The use of modern imaging methods makes it possible to label and examine on a single histological section several areas of the tumor bed, such as an invasive front, center and periphery, as well as to assess the state of the immune environment. Understanding the spatial relationships of various tumor clones with each other and an inflammatory infiltrate, analysis of intercellular interactions and communications, develop­ment of mathematical models of tumor cellular composition can reveal new markers for cancer diagnosing and treatment [12]. However, at present, there is no clear understanding of the molecular mechanisms, due to which some tumor clones are maintained or suppressed by others. For this, the first step is the development of an experimental model of in vitro tumor heterogeneity, where, under standardized conditions, it would be possible to evaluate different types of biological interactions arising from the joint cultivation of phenotypically different tumor clones.

In this regard, we have studied the model of intratumoral heterogeneity, in which BC cell lines served as the analogues of tumor clones. The intratumoral heterogeneity of BC is well known and described, and there are more than 100 BC cell lines, among which it is easier to choose lines suitable for co-culturing. To assess the interclonal interactions, we selected MCF-7, BT-474 and MDA-MD-231 cell lines isolated from patients with different molecular subtypes (luminal-A, luminal-B and triple negative BC, respectively). This decision was based on three observations. First, different molecular subtypes can be observed in one person [13]. Secondly, tumors with different subtypes have a different prognosis, i.e. have initially different biological behavior [14]. Third, the lines differ in the expression of estrogen, progesterone and HER2 receptors, due to which they can be easily recognized.

The aim of the work was to study the peculiarities of ecological relationships of BC cell lines MCF-7, BT-474 and MDA-MD-231 under co-culturing conditions.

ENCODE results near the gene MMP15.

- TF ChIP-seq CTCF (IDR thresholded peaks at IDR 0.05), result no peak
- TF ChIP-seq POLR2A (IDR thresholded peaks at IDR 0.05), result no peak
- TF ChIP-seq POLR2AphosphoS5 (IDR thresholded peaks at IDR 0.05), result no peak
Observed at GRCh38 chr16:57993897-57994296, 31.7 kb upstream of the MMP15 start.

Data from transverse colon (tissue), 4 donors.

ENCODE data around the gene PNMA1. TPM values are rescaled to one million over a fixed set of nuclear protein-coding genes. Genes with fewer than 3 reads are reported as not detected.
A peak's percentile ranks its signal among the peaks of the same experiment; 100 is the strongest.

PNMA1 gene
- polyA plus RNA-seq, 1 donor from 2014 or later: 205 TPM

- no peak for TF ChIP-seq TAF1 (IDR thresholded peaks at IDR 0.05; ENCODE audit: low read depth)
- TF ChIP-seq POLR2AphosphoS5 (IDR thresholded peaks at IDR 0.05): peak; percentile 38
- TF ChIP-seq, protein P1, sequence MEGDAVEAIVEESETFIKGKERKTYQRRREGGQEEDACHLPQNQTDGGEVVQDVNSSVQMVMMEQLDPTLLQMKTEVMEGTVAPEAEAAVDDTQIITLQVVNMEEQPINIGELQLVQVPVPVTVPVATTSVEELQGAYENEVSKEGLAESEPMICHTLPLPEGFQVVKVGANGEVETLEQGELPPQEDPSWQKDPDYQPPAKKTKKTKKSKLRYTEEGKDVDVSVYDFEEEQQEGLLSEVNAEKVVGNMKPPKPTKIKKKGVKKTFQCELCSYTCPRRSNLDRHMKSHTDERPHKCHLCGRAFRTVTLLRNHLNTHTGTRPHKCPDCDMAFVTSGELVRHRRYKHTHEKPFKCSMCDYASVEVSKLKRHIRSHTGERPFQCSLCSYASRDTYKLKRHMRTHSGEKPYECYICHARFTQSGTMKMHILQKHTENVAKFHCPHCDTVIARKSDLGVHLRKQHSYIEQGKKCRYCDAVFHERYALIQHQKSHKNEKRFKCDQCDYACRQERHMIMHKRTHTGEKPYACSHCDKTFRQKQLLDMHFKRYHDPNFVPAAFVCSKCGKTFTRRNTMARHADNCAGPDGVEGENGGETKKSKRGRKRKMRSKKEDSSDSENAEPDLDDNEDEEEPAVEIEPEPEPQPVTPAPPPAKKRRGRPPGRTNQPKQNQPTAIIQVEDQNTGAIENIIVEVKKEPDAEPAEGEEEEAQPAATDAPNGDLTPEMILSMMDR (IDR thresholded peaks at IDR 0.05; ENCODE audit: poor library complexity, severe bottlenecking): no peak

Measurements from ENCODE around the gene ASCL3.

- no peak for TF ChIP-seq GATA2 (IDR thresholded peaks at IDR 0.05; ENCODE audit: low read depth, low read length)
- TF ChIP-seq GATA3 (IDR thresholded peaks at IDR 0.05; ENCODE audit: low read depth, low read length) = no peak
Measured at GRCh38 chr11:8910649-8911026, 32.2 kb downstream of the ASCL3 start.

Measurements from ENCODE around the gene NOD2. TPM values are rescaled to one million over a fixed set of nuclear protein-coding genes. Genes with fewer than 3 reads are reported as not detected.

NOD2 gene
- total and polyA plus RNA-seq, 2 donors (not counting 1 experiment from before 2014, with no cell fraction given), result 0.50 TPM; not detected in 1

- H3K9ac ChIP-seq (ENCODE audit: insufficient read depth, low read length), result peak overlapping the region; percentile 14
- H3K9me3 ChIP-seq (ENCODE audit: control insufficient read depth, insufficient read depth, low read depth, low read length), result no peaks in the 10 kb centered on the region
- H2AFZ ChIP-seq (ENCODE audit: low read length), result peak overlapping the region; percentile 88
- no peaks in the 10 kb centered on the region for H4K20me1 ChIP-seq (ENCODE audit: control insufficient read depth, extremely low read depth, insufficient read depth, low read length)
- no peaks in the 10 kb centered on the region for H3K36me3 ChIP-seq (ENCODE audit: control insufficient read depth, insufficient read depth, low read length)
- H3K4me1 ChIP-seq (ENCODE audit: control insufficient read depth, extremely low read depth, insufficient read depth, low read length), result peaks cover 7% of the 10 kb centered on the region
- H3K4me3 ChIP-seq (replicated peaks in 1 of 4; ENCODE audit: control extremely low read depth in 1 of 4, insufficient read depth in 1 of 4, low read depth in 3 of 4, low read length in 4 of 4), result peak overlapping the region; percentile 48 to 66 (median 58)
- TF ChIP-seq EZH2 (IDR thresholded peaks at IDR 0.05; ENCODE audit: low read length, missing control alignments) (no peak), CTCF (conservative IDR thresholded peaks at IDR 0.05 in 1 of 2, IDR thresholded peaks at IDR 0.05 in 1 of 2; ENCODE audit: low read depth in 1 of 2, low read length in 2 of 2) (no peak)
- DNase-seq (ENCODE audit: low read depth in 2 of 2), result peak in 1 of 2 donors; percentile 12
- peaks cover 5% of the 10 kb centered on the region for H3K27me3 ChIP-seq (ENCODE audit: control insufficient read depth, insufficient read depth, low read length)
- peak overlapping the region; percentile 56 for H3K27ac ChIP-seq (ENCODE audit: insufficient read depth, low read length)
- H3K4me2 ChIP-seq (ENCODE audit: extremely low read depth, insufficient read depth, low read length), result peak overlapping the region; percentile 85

Cell lines. MCF-7, BT-474 and MDA-MB-231 BC cell lines originated from patients with luminal-A, luminal-B, and triple-negative BC were provided by the Cell Culture Bank of the N.N. Blokhin National Medical Research Centre of Oncology of the Health Ministry of Russia. Their molecular phenotypes were as follows: MCF-7 — ER+/HER2-/PR-; BT-474 — ER+/Her2+/PR-; and MDA-MB-231 — ER-/HER2-/PR-. All the lines were represented by the adhesive cells of epithelial morphology with a doubling time of 50–70 h. The cells were cultured in DMEM with 10% FBS at 37 °C in atmosphere of 5% CO2.

Design of experiment. The investigated cell lines at the initial concentrations of 10,000 cells/cm2 (MCF-7 and MDA-MB-231) and 30,000 cells/cm2 (BT-474) were planted in a 24-well plate. Starting from the second day of incubation, co-incubated cells and control cells (cultured in monoculture) were removed from the wells daily for 7 days. The experiment was performed in triplicate, and at each time point cells counts assessed in Goryaev chamber were averaged. Identification of co-incubated cell lines was carried out using immunocytochemistry (ICC) based on different receptor expression (ER and HER2). In each well with co-incubated cultures, the percentage of cells of a particular cell population was counted.

Immunocytochemical analysis. The mixture of removed cells was transferred onto a glass slide using­ a Cytospin 4 centrifuge (ThermoFisher Scientific, USA), fixed (fixation 10 min in 2% paraformaldehyde, permeabilization 15 min using 0.5% Triton X-100, then fixing for 10 min in 4% paraformaldehyde), treated with primary antibodies to ER and HER2 (Dako, USA) and secondary antibodies conjugated with horseradish peroxidase (Dako, USA). The staining protocol included peroxidase block (5 min) (Dako, USA), application of primary antibodies (25 min), secondary antibodies (20 min), DAB chromogen (5 min) (Dako, USA), and hematoxylin staining. The number of stained and unstained cells was counted using a microscope supplied with a camera. The total number of counted cells from one transfer was within 6–10 thousand.

Analysis of the spatial arrangement of cells of different cell lines during co-incubation. To study the propagation characteristics of MCF-7, BT-474 and MDA-MB-231 cells under conditions of co-culture, we applied preliminary fluorescent staining of BT-474 with CFSE viable dye (BD Biosciences, USA) before their joint subinoculation according to the manufacturer’s protocol. We evaluated the relative position of the studied cultures during co-cultivation on the basis of photographs obtained using a Cytation 3 cell analyzer (Bio-Tek, USA).